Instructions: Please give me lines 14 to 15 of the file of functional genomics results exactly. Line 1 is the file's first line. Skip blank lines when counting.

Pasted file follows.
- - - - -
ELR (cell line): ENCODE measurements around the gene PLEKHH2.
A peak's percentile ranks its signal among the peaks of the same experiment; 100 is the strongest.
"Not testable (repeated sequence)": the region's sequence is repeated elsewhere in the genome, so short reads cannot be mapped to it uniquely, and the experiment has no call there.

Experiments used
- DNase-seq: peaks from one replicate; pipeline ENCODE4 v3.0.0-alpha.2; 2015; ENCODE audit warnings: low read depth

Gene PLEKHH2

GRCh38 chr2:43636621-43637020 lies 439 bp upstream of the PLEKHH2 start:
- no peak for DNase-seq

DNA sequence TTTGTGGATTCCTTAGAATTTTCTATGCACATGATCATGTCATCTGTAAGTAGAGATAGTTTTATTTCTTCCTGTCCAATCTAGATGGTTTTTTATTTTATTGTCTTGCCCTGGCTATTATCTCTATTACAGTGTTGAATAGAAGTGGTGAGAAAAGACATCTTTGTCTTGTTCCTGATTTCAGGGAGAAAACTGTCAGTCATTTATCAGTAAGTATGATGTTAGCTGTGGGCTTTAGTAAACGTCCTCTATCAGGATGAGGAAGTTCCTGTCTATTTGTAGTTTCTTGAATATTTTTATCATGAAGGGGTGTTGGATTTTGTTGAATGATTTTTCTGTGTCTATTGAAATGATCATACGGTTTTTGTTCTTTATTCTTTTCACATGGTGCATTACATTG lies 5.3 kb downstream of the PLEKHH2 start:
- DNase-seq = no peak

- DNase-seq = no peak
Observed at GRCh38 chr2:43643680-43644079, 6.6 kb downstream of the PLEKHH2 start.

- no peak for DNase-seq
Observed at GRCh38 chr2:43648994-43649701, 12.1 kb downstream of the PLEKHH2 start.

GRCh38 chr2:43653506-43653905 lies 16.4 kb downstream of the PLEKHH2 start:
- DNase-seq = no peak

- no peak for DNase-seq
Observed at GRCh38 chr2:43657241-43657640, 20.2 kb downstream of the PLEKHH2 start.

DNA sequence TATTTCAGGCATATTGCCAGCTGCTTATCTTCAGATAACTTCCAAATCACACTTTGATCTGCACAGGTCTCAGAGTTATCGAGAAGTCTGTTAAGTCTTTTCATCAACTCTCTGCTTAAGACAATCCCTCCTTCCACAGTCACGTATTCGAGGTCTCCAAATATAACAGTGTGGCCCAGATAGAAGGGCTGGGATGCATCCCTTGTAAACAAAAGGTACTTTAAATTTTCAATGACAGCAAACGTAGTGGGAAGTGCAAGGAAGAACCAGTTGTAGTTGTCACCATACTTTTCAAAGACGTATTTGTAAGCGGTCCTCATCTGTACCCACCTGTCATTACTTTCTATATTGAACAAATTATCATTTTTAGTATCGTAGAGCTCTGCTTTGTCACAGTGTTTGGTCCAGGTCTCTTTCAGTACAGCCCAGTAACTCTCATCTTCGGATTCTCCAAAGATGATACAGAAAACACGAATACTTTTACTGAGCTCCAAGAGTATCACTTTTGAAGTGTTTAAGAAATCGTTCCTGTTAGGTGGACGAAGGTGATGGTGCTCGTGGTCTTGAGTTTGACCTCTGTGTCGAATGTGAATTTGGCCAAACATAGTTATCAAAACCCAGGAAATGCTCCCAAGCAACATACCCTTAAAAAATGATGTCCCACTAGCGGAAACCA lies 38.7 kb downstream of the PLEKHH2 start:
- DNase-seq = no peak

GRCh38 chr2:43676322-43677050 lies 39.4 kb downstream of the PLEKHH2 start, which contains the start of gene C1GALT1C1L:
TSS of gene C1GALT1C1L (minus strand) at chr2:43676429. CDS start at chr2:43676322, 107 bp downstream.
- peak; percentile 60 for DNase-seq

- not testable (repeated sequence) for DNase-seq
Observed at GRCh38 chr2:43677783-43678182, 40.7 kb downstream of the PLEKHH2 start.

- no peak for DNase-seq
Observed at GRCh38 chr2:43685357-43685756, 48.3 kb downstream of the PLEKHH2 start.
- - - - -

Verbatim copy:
Observed at GRCh38 chr2:43648994-43649701, 12.1 kb downstream of the PLEKHH2 start.

GRCh38 chr2:43653506-43653905 lies 16.4 kb downstream of the PLEKHH2 start: